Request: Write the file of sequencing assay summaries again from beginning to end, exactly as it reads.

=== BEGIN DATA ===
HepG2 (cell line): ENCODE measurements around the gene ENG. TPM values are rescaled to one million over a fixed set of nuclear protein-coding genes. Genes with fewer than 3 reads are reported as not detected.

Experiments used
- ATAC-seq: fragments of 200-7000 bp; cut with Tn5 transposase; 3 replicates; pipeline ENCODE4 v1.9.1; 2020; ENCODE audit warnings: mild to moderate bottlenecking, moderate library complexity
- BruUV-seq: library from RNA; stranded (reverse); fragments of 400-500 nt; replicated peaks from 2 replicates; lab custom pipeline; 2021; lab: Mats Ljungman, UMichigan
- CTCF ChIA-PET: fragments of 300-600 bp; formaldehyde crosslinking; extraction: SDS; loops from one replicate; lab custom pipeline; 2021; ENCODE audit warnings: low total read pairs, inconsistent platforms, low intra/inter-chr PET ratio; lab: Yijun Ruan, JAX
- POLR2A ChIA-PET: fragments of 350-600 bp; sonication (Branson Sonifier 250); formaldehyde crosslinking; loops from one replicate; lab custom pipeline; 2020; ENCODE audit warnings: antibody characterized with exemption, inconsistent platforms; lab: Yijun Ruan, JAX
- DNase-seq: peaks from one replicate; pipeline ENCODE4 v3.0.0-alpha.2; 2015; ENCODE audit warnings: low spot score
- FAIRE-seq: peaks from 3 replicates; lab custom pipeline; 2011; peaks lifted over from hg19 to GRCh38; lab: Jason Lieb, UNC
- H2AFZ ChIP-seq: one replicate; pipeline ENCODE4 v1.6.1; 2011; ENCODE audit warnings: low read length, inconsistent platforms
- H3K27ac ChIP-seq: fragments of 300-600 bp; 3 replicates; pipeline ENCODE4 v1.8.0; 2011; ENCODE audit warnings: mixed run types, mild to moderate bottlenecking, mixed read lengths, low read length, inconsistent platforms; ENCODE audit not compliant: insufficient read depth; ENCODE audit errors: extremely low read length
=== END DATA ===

HepG2 (cell line): ENCODE measurements around the gene ENG. TPM values are rescaled to one million over a fixed set of nuclear protein-coding genes. Genes with fewer than 3 reads are reported as not detected.

Experiments used
- ATAC-seq: fragments of 200-7000 bp; cut with Tn5 transposase; 3 replicates; pipeline ENCODE4 v1.9.1; 2020; ENCODE audit warnings: mild to moderate bottlenecking, moderate library complexity
- BruUV-seq: library from RNA; stranded (reverse); fragments of 400-500 nt; replicated peaks from 2 replicates; lab custom pipeline; 2021; lab: Mats Ljungman, UMichigan
- CTCF ChIA-PET: fragments of 300-600 bp; formaldehyde crosslinking; extraction: SDS; loops from one replicate; lab custom pipeline; 2021; ENCODE audit warnings: low total read pairs, inconsistent platforms, low intra/inter-chr PET ratio; lab: Yijun Ruan, JAX
- POLR2A ChIA-PET: fragments of 350-600 bp; sonication (Branson Sonifier 250); formaldehyde crosslinking; loops from one replicate; lab custom pipeline; 2020; ENCODE audit warnings: antibody characterized with exemption, inconsistent platforms; lab: Yijun Ruan, JAX
- DNase-seq: peaks from one replicate; pipeline ENCODE4 v3.0.0-alpha.2; 2015; ENCODE audit warnings: low spot score
- FAIRE-seq: peaks from 3 replicates; lab custom pipeline; 2011; peaks lifted over from hg19 to GRCh38; lab: Jason Lieb, UNC
- H2AFZ ChIP-seq: one replicate; pipeline ENCODE4 v1.6.1; 2011; ENCODE audit warnings: low read length, inconsistent platforms
- H3K27ac ChIP-seq: fragments of 300-600 bp; 3 replicates; pipeline ENCODE4 v1.8.0; 2011; ENCODE audit warnings: mixed run types, mild to moderate bottlenecking, mixed read lengths, low read length, inconsistent platforms; ENCODE audit not compliant: insufficient read depth; ENCODE audit errors: extremely low read length